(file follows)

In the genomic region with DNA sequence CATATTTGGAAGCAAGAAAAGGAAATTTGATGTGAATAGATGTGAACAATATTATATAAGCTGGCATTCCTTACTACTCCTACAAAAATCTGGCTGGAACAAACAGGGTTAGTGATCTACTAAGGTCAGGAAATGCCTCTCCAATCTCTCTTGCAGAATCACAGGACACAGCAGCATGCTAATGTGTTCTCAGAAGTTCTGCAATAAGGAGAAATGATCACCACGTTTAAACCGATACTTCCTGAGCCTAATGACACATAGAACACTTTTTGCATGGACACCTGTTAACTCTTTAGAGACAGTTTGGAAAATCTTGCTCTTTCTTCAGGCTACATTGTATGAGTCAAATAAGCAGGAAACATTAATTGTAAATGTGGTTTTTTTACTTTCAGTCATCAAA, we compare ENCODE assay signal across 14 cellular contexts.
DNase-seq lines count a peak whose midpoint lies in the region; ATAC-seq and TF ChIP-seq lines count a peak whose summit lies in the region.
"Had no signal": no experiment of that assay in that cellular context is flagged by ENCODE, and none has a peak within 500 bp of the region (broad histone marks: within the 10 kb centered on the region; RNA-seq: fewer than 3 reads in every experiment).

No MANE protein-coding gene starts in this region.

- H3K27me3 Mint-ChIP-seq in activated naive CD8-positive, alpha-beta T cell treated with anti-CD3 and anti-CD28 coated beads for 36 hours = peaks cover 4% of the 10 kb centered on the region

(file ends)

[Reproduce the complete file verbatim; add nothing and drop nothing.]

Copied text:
In the genomic region with DNA sequence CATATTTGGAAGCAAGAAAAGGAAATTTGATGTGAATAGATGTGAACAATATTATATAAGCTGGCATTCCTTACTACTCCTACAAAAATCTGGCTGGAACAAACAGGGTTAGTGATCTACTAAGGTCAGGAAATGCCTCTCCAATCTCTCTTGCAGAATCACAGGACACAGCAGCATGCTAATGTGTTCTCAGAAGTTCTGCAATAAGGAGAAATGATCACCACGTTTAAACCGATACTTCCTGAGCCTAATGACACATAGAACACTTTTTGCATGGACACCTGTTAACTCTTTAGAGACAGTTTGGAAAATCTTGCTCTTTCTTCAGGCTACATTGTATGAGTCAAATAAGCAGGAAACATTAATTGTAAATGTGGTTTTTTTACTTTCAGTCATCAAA, we compare ENCODE assay signal across 14 cellular contexts.
DNase-seq lines count a peak whose midpoint lies in the region; ATAC-seq and TF ChIP-seq lines count a peak whose summit lies in the region.
"Had no signal": no experiment of that assay in that cellular context is flagged by ENCODE, and none has a peak within 500 bp of the region (broad histone marks: within the 10 kb centered on the region; RNA-seq: fewer than 3 reads in every experiment).

No MANE protein-coding gene starts in this region.

- H3K27me3 Mint-ChIP-seq in activated naive CD8-positive, alpha-beta T cell treated with anti-CD3 and anti-CD28 coated beads for 36 hours = peaks cover 4% of the 10 kb centered on the region